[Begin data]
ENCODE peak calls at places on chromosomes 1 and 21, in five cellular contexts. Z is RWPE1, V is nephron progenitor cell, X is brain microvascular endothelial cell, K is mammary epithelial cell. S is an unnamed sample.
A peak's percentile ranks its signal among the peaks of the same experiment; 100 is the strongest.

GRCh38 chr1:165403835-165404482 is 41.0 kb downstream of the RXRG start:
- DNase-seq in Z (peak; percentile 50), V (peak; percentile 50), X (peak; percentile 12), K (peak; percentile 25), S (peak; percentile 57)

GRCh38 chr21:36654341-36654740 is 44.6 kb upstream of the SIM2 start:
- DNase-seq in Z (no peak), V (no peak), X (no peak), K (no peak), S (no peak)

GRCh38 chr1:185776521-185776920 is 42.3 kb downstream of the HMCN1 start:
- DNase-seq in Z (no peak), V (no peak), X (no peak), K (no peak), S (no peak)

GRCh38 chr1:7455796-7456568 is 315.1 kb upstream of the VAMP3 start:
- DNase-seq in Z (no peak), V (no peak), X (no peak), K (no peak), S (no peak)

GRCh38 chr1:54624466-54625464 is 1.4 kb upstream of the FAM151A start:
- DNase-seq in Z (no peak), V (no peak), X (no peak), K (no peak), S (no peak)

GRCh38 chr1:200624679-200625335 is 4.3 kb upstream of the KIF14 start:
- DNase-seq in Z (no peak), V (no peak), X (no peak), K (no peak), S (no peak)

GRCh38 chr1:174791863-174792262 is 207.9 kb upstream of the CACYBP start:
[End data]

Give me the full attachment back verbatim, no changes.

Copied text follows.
ENCODE peak calls at places on chromosomes 1 and 21, in five cellular contexts. Z is RWPE1, V is nephron progenitor cell, X is brain microvascular endothelial cell, K is mammary epithelial cell. S is an unnamed sample.
A peak's percentile ranks its signal among the peaks of the same experiment; 100 is the strongest.

GRCh38 chr1:165403835-165404482 is 41.0 kb downstream of the RXRG start:
- DNase-seq in Z (peak; percentile 50), V (peak; percentile 50), X (peak; percentile 12), K (peak; percentile 25), S (peak; percentile 57)

GRCh38 chr21:36654341-36654740 is 44.6 kb upstream of the SIM2 start:
- DNase-seq in Z (no peak), V (no peak), X (no peak), K (no peak), S (no peak)

GRCh38 chr1:185776521-185776920 is 42.3 kb downstream of the HMCN1 start:
- DNase-seq in Z (no peak), V (no peak), X (no peak), K (no peak), S (no peak)

GRCh38 chr1:7455796-7456568 is 315.1 kb upstream of the VAMP3 start:
- DNase-seq in Z (no peak), V (no peak), X (no peak), K (no peak), S (no peak)

GRCh38 chr1:54624466-54625464 is 1.4 kb upstream of the FAM151A start:
- DNase-seq in Z (no peak), V (no peak), X (no peak), K (no peak), S (no peak)

GRCh38 chr1:200624679-200625335 is 4.3 kb upstream of the KIF14 start:
- DNase-seq in Z (no peak), V (no peak), X (no peak), K (no peak), S (no peak)

GRCh38 chr1:174791863-174792262 is 207.9 kb upstream of the CACYBP start: